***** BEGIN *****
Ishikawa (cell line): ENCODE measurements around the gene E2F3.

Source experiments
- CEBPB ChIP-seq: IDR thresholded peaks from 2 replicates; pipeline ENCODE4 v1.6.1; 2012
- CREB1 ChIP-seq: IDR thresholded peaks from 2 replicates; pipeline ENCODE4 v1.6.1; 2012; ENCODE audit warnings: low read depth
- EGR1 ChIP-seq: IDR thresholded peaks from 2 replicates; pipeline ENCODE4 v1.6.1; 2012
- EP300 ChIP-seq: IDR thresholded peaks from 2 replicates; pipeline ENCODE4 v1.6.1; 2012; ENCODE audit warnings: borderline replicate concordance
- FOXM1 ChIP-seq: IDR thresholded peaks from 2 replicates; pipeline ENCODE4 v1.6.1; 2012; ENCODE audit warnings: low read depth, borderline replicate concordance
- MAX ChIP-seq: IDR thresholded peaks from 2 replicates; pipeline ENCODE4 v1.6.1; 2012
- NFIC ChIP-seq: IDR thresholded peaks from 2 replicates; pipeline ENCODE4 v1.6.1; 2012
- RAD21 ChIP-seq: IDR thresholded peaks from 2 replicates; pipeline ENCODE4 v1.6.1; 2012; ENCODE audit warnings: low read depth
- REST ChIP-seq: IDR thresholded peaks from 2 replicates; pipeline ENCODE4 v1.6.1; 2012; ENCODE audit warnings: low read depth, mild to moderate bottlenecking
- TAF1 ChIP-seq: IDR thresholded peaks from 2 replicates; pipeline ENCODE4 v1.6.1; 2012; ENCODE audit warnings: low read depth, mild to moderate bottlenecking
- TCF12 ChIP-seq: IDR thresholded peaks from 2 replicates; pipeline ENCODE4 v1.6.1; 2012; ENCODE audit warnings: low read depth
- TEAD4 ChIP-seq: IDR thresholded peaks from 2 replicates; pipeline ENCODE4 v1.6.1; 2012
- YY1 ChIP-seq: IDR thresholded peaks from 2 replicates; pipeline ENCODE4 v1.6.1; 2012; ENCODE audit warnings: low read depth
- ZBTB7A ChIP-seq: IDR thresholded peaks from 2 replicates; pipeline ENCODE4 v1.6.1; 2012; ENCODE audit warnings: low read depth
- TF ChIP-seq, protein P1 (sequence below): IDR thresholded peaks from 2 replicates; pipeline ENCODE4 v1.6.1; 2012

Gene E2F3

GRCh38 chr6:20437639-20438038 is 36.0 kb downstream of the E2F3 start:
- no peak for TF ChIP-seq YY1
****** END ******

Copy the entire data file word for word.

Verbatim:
Ishikawa (cell line): ENCODE measurements around the gene E2F3.

Source experiments
- CEBPB ChIP-seq: IDR thresholded peaks from 2 replicates; pipeline ENCODE4 v1.6.1; 2012
- CREB1 ChIP-seq: IDR thresholded peaks from 2 replicates; pipeline ENCODE4 v1.6.1; 2012; ENCODE audit warnings: low read depth
- EGR1 ChIP-seq: IDR thresholded peaks from 2 replicates; pipeline ENCODE4 v1.6.1; 2012
- EP300 ChIP-seq: IDR thresholded peaks from 2 replicates; pipeline ENCODE4 v1.6.1; 2012; ENCODE audit warnings: borderline replicate concordance
- FOXM1 ChIP-seq: IDR thresholded peaks from 2 replicates; pipeline ENCODE4 v1.6.1; 2012; ENCODE audit warnings: low read depth, borderline replicate concordance
- MAX ChIP-seq: IDR thresholded peaks from 2 replicates; pipeline ENCODE4 v1.6.1; 2012
- NFIC ChIP-seq: IDR thresholded peaks from 2 replicates; pipeline ENCODE4 v1.6.1; 2012
- RAD21 ChIP-seq: IDR thresholded peaks from 2 replicates; pipeline ENCODE4 v1.6.1; 2012; ENCODE audit warnings: low read depth
- REST ChIP-seq: IDR thresholded peaks from 2 replicates; pipeline ENCODE4 v1.6.1; 2012; ENCODE audit warnings: low read depth, mild to moderate bottlenecking
- TAF1 ChIP-seq: IDR thresholded peaks from 2 replicates; pipeline ENCODE4 v1.6.1; 2012; ENCODE audit warnings: low read depth, mild to moderate bottlenecking
- TCF12 ChIP-seq: IDR thresholded peaks from 2 replicates; pipeline ENCODE4 v1.6.1; 2012; ENCODE audit warnings: low read depth
- TEAD4 ChIP-seq: IDR thresholded peaks from 2 replicates; pipeline ENCODE4 v1.6.1; 2012
- YY1 ChIP-seq: IDR thresholded peaks from 2 replicates; pipeline ENCODE4 v1.6.1; 2012; ENCODE audit warnings: low read depth
- ZBTB7A ChIP-seq: IDR thresholded peaks from 2 replicates; pipeline ENCODE4 v1.6.1; 2012; ENCODE audit warnings: low read depth
- TF ChIP-seq, protein P1 (sequence below): IDR thresholded peaks from 2 replicates; pipeline ENCODE4 v1.6.1; 2012

Gene E2F3

GRCh38 chr6:20437639-20438038 is 36.0 kb downstream of the E2F3 start:
- no peak for TF ChIP-seq YY1